What Is CNC Machining? 6 of the Most Common CNC Machines


CNC stands for computer numerical control and these machines play an important role in the manufacturing industry. These complex machines are controlled by a computer and provide a level of efficiency, accuracy and consistency that would be impossible to achieve through a manual process.

Operations that were impossible years ago are now easy thanks to CNC machining. Just as there are many different parts that CNC machines can make, there are also various types of CNC machines used to accomplish this. Each machine differs in construction, the way they operate and the types of product they can make.

Keep reading to learn all about the different types of CNC machines and their unique functions. 

What Is CNC? 6 of the Most Common CNC Machines

The CNC meaning can be defined as a process in which pre-programmed computer software dictates the movement of factory machinery and tools. As a result, manufacturers can produce parts in less time, reduce waste and eliminate the risk of human error.

This manufacturing process is used to control a wide variety of complex machinery, which will be discussed in this article. Essentially, CNC machining makes it possible for three-dimensional cutting to be completed by following one set of prompts.

Training to become a CNC machinist at NASCAR Technical Institute doesn’t look like your traditional college classroom. Rather, it’s an “intensive immersion,” as CNC instructor Craig Hibdon says, meaning students dive in with hands-on training to develop meaningful skills applicable to a variety of careers.

Watch the video below to learn more about the CNC experience at NASCAR Tech:

The Different Types of CNC Machines

If you've ever wondered what is a CNC machine, here we break down the different types of machines for you. These impressive machines are designed to manufacture a wide variety of items. As such, there are several different types of commonly used CNC machines.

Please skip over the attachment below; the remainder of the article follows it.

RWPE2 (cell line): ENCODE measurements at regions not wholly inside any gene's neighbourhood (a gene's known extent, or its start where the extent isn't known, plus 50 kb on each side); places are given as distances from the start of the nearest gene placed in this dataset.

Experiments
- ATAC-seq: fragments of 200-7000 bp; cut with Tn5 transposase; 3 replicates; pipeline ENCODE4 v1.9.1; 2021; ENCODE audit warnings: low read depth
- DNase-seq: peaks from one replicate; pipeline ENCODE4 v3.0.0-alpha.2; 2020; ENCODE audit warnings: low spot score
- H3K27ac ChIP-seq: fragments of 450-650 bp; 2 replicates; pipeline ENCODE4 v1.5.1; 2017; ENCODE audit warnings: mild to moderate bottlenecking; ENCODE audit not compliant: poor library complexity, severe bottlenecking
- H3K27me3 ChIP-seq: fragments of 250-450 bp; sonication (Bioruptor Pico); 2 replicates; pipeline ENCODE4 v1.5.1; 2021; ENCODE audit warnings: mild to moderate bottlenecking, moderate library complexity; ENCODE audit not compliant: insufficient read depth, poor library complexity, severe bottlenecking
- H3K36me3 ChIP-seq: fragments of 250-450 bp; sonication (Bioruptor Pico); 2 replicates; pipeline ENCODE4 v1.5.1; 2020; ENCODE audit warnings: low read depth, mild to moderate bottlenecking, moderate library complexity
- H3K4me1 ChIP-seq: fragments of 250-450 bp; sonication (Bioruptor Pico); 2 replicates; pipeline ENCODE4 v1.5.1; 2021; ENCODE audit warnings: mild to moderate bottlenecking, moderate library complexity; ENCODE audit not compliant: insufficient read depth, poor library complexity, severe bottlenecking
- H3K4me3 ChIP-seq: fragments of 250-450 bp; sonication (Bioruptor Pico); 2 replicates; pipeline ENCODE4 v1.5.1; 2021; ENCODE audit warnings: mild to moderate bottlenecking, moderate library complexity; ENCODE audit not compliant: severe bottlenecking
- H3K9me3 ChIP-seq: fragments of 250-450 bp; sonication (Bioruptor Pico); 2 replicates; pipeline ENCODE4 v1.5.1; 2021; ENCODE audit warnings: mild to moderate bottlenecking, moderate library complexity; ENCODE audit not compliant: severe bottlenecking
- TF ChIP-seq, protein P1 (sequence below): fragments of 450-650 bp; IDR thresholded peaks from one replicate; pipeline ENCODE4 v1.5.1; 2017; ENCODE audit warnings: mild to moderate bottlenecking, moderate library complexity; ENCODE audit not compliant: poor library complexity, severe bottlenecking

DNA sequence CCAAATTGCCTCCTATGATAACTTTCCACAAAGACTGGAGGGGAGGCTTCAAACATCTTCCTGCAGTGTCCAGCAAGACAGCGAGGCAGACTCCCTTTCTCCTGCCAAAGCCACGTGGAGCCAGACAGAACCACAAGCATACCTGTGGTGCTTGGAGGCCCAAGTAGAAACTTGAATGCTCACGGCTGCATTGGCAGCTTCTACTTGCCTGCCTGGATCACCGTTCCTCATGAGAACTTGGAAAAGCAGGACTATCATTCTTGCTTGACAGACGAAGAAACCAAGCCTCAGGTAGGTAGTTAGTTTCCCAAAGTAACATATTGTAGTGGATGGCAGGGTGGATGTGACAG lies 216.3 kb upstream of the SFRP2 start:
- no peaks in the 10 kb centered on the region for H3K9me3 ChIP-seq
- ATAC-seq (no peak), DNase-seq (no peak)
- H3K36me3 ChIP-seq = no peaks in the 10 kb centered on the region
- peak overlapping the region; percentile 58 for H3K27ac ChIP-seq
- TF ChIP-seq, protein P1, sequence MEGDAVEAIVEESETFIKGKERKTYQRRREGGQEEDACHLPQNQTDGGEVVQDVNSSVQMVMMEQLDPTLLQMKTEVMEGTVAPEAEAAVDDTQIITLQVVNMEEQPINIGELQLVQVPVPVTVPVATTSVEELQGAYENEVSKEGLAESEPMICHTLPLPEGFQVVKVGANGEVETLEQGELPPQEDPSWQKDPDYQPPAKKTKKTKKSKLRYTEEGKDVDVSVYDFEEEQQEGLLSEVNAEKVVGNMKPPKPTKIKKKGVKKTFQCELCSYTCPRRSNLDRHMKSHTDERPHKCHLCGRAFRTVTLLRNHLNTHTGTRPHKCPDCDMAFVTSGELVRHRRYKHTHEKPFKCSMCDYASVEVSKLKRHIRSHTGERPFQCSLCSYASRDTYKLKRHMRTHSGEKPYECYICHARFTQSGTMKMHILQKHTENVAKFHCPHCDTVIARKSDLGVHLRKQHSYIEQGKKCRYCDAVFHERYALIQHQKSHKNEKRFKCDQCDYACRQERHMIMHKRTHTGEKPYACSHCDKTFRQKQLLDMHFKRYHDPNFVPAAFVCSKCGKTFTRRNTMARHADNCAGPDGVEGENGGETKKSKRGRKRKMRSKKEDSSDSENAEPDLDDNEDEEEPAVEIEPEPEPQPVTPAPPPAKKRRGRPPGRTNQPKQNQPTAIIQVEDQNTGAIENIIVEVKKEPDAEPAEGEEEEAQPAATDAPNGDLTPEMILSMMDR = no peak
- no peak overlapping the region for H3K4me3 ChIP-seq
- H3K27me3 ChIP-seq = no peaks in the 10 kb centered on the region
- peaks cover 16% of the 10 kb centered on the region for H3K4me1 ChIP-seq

It’s important to know that these are not your average machines. They require the skills of a trained professional to be able to produce high quality commercial products. All of the following machines use G-code, which is the language that a CNC machine understands. Each type of CNC machine caters to a specific purpose.

CNC Milling Machine

One of the most common types of CNC machines, a CNC mill utilizes computer controls to cut various materials. Mills can translate specific programs of numbers and letters in order to move the spindle in various ways.

Photo by directindustry.com

Many mills use what is known as G-code, which, as mentioned, is a standardized programming language recognized by most CNC machines. A CNC mill can have a wide array of functions, such as face milling, shoulder milling, tapping, drilling and turning. Most CNC mills come in three to six-axis configurations.

A CNC mill is very large compared to other tools and can be quite costly. Some CNC milling machine manufacturers include Okuma, HAAS and DMG Mori.

CNC Lathe

A lathe is a CNC machine that functions to cut work pieces as they are rotated. CNC lathes can make precise cuts quickly by using various tools.

These CNC machines are quite effective in the precision they offer compared to manual lathes. They often have fewer axes than CNC milling machines, and are therefore smaller in size and more compact.

CNC Lathe

Photo by cnc.com

CNC lathes come with similar controls to those of CNC mills and can read both G-code and other proprietary programming languages. Some of the most common CNC lathe machine manufacturers include HAAS, Mori Seiki and Okuma. The framework of CNC lathes is similar to manual lathes.

What Is a CNC Router?

A CNC router is a machine that is very similar to the commonly used handheld router utilized for cutting various materials. This type of CNC machine can aid in the cutting of steel, wood, aluminum, composites, plastic and foam.

A CNC router is similar to a CNC mill. It comes with the ability to use computer numerical control to route tool paths that enable the machine to function. CNC routers reduce waste and increase productivity by producing various items in a much shorter amount of time than other machines.